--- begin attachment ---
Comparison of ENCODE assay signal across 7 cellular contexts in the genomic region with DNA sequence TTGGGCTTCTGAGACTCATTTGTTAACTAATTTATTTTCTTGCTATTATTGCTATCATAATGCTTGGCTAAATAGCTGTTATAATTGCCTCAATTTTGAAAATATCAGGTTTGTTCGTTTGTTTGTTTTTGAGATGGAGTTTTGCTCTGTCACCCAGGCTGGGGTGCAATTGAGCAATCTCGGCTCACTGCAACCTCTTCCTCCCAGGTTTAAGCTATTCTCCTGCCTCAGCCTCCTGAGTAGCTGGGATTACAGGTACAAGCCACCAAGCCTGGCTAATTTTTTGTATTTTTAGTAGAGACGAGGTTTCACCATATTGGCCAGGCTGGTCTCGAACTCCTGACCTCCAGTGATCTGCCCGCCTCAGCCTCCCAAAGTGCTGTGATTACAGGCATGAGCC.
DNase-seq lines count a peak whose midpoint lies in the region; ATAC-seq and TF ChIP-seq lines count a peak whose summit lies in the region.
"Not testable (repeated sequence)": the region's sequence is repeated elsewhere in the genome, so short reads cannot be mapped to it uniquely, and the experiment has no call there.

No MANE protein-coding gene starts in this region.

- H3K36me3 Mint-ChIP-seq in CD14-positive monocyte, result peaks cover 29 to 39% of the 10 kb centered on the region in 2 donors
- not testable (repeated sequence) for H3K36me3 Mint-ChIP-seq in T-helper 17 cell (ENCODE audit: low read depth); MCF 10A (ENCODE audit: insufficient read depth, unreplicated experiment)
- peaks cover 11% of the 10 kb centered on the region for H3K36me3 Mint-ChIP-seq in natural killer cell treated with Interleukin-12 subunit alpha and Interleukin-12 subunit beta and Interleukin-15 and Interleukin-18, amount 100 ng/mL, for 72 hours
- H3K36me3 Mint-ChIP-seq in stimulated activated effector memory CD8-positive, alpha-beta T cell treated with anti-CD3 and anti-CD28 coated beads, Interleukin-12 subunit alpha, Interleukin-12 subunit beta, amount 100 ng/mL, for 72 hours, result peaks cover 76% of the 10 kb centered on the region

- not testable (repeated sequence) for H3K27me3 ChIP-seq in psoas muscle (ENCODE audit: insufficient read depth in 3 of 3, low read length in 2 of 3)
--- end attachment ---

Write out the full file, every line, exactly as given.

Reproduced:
Comparison of ENCODE assay signal across 7 cellular contexts in the genomic region with DNA sequence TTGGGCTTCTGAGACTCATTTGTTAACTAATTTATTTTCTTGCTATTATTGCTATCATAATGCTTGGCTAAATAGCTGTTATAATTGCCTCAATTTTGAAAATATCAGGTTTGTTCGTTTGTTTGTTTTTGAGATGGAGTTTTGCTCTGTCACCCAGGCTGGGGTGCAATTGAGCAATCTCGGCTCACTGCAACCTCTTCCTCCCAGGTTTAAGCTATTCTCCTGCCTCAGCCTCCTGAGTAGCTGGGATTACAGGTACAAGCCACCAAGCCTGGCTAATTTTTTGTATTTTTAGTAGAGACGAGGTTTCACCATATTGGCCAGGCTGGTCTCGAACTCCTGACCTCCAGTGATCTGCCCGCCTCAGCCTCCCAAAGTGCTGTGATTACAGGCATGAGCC.
DNase-seq lines count a peak whose midpoint lies in the region; ATAC-seq and TF ChIP-seq lines count a peak whose summit lies in the region.
"Not testable (repeated sequence)": the region's sequence is repeated elsewhere in the genome, so short reads cannot be mapped to it uniquely, and the experiment has no call there.

No MANE protein-coding gene starts in this region.

- H3K36me3 Mint-ChIP-seq in CD14-positive monocyte, result peaks cover 29 to 39% of the 10 kb centered on the region in 2 donors
- not testable (repeated sequence) for H3K36me3 Mint-ChIP-seq in T-helper 17 cell (ENCODE audit: low read depth); MCF 10A (ENCODE audit: insufficient read depth, unreplicated experiment)
- peaks cover 11% of the 10 kb centered on the region for H3K36me3 Mint-ChIP-seq in natural killer cell treated with Interleukin-12 subunit alpha and Interleukin-12 subunit beta and Interleukin-15 and Interleukin-18, amount 100 ng/mL, for 72 hours
- H3K36me3 Mint-ChIP-seq in stimulated activated effector memory CD8-positive, alpha-beta T cell treated with anti-CD3 and anti-CD28 coated beads, Interleukin-12 subunit alpha, Interleukin-12 subunit beta, amount 100 ng/mL, for 72 hours, result peaks cover 76% of the 10 kb centered on the region

- not testable (repeated sequence) for H3K27me3 ChIP-seq in psoas muscle (ENCODE audit: insufficient read depth in 3 of 3, low read length in 2 of 3)